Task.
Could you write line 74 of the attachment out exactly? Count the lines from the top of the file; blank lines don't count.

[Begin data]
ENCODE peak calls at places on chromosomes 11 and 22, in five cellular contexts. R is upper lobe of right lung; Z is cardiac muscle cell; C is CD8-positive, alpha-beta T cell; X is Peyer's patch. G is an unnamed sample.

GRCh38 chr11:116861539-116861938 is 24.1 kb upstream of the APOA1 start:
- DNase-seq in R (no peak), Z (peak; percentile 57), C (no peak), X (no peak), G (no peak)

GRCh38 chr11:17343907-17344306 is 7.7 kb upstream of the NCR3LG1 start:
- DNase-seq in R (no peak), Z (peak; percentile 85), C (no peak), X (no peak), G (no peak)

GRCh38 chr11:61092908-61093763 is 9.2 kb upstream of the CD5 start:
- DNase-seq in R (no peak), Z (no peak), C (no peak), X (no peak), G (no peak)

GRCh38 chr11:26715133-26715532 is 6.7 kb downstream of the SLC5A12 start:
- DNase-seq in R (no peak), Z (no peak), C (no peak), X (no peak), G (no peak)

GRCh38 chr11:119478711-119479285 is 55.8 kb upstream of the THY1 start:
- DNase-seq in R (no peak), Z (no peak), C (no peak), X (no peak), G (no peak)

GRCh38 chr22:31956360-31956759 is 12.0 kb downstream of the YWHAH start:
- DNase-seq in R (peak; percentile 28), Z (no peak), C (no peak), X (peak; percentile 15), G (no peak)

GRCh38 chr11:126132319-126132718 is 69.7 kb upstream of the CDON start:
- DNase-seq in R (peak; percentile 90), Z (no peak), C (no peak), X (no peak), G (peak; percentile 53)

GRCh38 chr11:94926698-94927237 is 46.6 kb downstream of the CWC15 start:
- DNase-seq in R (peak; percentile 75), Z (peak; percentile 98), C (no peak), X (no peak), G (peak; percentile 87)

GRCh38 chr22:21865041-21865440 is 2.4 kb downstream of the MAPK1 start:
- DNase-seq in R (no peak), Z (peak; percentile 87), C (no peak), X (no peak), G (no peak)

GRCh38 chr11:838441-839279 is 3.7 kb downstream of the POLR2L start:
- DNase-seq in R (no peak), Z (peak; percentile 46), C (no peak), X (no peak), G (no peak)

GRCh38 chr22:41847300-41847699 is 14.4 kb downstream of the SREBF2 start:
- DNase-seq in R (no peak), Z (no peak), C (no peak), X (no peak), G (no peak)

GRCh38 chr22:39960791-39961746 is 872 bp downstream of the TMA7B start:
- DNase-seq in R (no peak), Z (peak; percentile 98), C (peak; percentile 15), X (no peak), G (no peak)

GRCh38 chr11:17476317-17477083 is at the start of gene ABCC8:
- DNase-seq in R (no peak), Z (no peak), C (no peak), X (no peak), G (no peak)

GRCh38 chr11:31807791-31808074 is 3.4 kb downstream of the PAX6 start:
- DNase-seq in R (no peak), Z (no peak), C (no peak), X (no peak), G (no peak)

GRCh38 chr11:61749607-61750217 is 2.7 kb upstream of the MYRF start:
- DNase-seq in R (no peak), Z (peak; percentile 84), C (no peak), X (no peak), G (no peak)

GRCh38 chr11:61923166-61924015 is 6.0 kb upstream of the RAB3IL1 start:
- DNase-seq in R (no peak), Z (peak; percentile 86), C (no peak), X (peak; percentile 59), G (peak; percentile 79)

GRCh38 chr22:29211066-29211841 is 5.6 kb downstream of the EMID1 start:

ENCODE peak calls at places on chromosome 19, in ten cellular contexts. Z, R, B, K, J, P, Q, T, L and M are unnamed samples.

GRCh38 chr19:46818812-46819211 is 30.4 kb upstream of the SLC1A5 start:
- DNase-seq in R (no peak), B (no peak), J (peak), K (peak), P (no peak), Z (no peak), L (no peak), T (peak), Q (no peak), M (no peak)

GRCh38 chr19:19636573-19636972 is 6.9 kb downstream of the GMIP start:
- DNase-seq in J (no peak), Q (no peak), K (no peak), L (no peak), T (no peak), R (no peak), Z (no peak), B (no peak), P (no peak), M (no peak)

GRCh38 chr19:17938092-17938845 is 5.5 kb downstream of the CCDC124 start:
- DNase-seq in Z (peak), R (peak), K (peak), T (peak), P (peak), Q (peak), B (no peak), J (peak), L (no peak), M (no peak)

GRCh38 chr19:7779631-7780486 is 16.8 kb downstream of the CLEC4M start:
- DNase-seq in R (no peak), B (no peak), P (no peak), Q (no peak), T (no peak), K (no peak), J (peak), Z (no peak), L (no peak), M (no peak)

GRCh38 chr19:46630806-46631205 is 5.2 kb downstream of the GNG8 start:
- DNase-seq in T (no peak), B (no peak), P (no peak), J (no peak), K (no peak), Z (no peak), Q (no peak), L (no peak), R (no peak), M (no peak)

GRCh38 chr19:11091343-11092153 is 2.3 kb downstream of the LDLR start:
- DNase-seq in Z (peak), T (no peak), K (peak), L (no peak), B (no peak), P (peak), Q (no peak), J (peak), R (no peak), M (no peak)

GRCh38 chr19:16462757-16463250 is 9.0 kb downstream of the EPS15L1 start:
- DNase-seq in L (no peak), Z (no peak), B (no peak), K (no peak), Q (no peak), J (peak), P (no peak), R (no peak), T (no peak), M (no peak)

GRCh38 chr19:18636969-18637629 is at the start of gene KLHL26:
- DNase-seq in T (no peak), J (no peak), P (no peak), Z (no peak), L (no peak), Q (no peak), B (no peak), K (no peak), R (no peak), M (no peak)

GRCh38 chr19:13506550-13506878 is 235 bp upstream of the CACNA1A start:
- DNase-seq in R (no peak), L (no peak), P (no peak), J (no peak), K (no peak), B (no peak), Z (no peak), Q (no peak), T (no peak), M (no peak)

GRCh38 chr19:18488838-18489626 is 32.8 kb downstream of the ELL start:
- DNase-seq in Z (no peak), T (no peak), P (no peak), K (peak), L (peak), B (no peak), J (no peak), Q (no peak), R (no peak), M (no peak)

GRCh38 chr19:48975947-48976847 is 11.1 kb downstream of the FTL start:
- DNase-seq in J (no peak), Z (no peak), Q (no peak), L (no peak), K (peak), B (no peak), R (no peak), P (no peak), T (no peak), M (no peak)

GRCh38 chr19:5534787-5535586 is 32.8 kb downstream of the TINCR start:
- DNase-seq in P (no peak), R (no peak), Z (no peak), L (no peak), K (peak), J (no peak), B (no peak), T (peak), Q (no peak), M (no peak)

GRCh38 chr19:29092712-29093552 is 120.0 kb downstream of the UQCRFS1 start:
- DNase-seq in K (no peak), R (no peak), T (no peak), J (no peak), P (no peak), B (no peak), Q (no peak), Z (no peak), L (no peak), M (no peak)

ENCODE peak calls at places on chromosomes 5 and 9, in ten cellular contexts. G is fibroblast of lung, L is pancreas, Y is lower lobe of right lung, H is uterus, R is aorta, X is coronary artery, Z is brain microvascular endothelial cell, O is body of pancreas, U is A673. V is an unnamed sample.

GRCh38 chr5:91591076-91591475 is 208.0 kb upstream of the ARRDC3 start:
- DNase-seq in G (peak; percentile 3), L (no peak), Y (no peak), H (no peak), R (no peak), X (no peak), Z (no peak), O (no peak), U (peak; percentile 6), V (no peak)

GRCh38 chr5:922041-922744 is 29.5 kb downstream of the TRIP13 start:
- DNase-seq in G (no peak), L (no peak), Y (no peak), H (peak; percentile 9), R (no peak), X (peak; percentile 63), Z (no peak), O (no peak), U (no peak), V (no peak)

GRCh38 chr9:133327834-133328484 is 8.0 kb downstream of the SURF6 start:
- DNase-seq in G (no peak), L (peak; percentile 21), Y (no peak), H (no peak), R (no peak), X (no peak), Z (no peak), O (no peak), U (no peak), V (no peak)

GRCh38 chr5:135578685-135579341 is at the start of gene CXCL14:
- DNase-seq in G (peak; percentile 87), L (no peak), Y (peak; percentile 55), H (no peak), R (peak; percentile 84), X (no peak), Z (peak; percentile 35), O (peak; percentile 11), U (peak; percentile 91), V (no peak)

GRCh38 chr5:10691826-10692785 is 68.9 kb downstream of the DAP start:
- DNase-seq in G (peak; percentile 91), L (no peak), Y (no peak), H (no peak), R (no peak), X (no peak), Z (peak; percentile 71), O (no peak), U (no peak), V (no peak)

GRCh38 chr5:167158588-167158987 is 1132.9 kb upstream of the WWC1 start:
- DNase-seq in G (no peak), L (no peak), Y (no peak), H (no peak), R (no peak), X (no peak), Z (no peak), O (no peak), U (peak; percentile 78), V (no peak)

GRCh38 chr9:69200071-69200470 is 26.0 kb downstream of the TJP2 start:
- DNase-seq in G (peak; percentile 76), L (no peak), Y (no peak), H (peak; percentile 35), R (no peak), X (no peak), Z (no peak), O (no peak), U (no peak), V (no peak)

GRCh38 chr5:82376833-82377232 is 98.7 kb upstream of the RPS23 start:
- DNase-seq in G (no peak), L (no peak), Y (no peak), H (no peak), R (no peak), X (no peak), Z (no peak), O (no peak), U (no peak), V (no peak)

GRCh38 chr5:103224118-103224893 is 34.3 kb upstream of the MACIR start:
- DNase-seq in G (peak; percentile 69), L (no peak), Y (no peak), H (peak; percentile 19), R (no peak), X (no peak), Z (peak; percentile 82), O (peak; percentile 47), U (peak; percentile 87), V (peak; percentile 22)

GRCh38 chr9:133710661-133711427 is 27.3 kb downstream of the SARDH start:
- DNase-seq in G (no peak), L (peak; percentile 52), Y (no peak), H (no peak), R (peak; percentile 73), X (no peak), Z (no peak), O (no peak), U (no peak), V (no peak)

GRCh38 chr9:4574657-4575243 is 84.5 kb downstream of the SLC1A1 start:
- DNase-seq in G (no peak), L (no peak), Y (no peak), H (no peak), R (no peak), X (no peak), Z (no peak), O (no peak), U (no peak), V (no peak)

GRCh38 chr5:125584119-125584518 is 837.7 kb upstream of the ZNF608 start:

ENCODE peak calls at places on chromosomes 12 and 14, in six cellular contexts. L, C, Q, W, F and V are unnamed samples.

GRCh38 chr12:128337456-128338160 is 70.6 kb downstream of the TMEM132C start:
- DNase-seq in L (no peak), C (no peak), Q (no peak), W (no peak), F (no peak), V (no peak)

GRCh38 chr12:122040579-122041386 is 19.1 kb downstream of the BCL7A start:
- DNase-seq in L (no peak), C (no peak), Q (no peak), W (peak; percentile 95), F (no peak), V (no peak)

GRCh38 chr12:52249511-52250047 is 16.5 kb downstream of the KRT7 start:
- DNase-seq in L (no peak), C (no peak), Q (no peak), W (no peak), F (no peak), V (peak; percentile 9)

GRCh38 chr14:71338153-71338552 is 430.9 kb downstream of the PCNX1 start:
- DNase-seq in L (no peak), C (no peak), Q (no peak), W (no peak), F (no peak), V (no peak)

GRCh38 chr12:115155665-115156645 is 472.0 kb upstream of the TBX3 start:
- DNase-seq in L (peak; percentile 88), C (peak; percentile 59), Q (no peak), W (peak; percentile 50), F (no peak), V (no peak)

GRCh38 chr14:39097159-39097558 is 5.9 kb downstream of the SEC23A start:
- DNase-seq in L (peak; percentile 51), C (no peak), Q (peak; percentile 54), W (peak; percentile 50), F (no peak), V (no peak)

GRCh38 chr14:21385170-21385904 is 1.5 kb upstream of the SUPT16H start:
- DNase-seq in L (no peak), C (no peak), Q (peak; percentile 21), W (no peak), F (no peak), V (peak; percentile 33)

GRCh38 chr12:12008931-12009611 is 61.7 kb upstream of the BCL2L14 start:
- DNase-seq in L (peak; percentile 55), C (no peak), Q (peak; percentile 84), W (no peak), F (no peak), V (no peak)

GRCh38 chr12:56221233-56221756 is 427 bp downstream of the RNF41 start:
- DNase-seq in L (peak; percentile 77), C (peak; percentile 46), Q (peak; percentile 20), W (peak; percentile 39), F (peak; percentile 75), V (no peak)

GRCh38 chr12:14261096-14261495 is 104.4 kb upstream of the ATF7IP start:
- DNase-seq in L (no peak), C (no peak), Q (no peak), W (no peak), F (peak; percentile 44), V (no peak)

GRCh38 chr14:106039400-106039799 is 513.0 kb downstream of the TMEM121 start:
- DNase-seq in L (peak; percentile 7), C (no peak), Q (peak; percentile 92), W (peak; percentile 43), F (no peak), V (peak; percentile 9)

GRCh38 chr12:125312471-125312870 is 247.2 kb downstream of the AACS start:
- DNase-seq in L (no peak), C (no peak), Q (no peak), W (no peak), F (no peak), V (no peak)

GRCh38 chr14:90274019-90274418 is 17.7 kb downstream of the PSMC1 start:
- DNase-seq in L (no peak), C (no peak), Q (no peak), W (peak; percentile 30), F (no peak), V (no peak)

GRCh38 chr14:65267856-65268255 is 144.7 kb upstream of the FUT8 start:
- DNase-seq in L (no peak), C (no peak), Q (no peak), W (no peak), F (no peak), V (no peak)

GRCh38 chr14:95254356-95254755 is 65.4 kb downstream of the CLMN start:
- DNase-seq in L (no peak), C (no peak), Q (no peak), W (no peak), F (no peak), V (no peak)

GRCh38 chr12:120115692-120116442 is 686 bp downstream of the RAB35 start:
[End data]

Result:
- DNase-seq in G (no peak), L (no peak), Y (no peak), H (no peak), R (no peak), X (no peak), Z (no peak), O (no peak), U (peak; percentile 78), V (no peak)